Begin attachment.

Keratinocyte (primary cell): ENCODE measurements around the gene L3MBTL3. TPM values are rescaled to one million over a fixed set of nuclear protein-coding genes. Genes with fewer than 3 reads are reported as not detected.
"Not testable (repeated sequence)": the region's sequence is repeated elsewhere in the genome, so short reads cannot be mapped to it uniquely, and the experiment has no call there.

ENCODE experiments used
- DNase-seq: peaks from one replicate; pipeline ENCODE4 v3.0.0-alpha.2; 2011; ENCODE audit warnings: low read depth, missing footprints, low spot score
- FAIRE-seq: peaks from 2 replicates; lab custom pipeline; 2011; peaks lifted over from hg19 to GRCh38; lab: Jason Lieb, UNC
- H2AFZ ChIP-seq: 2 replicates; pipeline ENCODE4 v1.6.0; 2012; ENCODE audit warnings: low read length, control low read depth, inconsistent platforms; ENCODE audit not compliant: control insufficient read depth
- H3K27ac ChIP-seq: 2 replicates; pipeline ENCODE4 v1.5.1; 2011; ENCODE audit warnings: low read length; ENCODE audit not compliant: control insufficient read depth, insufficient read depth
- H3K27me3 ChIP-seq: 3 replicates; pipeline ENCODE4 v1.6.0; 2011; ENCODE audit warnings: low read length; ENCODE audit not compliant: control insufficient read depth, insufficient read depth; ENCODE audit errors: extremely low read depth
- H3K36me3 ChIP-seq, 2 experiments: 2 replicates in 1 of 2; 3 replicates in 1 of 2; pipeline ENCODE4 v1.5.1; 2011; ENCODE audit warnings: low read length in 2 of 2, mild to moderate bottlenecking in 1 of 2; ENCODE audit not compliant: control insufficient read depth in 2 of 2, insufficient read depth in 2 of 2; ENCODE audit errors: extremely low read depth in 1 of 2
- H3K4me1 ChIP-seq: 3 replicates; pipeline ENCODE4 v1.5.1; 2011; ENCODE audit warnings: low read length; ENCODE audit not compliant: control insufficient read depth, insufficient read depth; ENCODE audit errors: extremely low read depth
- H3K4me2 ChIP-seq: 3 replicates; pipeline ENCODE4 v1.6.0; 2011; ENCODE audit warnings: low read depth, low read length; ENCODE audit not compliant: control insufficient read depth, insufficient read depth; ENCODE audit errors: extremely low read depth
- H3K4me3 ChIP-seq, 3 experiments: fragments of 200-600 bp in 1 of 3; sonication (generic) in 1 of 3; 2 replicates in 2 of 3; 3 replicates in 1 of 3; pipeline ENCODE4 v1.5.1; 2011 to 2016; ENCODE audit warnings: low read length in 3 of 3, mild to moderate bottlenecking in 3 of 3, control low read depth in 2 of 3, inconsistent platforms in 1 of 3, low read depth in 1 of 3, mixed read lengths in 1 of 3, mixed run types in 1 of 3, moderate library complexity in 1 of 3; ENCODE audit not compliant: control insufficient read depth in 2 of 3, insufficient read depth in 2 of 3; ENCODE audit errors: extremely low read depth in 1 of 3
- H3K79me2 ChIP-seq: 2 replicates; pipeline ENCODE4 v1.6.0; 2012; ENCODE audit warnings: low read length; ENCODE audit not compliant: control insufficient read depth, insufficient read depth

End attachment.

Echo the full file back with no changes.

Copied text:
Keratinocyte (primary cell): ENCODE measurements around the gene L3MBTL3. TPM values are rescaled to one million over a fixed set of nuclear protein-coding genes. Genes with fewer than 3 reads are reported as not detected.
"Not testable (repeated sequence)": the region's sequence is repeated elsewhere in the genome, so short reads cannot be mapped to it uniquely, and the experiment has no call there.

ENCODE experiments used
- DNase-seq: peaks from one replicate; pipeline ENCODE4 v3.0.0-alpha.2; 2011; ENCODE audit warnings: low read depth, missing footprints, low spot score
- FAIRE-seq: peaks from 2 replicates; lab custom pipeline; 2011; peaks lifted over from hg19 to GRCh38; lab: Jason Lieb, UNC
- H2AFZ ChIP-seq: 2 replicates; pipeline ENCODE4 v1.6.0; 2012; ENCODE audit warnings: low read length, control low read depth, inconsistent platforms; ENCODE audit not compliant: control insufficient read depth
- H3K27ac ChIP-seq: 2 replicates; pipeline ENCODE4 v1.5.1; 2011; ENCODE audit warnings: low read length; ENCODE audit not compliant: control insufficient read depth, insufficient read depth
- H3K27me3 ChIP-seq: 3 replicates; pipeline ENCODE4 v1.6.0; 2011; ENCODE audit warnings: low read length; ENCODE audit not compliant: control insufficient read depth, insufficient read depth; ENCODE audit errors: extremely low read depth
- H3K36me3 ChIP-seq, 2 experiments: 2 replicates in 1 of 2; 3 replicates in 1 of 2; pipeline ENCODE4 v1.5.1; 2011; ENCODE audit warnings: low read length in 2 of 2, mild to moderate bottlenecking in 1 of 2; ENCODE audit not compliant: control insufficient read depth in 2 of 2, insufficient read depth in 2 of 2; ENCODE audit errors: extremely low read depth in 1 of 2
- H3K4me1 ChIP-seq: 3 replicates; pipeline ENCODE4 v1.5.1; 2011; ENCODE audit warnings: low read length; ENCODE audit not compliant: control insufficient read depth, insufficient read depth; ENCODE audit errors: extremely low read depth
- H3K4me2 ChIP-seq: 3 replicates; pipeline ENCODE4 v1.6.0; 2011; ENCODE audit warnings: low read depth, low read length; ENCODE audit not compliant: control insufficient read depth, insufficient read depth; ENCODE audit errors: extremely low read depth
- H3K4me3 ChIP-seq, 3 experiments: fragments of 200-600 bp in 1 of 3; sonication (generic) in 1 of 3; 2 replicates in 2 of 3; 3 replicates in 1 of 3; pipeline ENCODE4 v1.5.1; 2011 to 2016; ENCODE audit warnings: low read length in 3 of 3, mild to moderate bottlenecking in 3 of 3, control low read depth in 2 of 3, inconsistent platforms in 1 of 3, low read depth in 1 of 3, mixed read lengths in 1 of 3, mixed run types in 1 of 3, moderate library complexity in 1 of 3; ENCODE audit not compliant: control insufficient read depth in 2 of 3, insufficient read depth in 2 of 3; ENCODE audit errors: extremely low read depth in 1 of 3
- H3K79me2 ChIP-seq: 2 replicates; pipeline ENCODE4 v1.6.0; 2012; ENCODE audit warnings: low read length; ENCODE audit not compliant: control insufficient read depth, insufficient read depth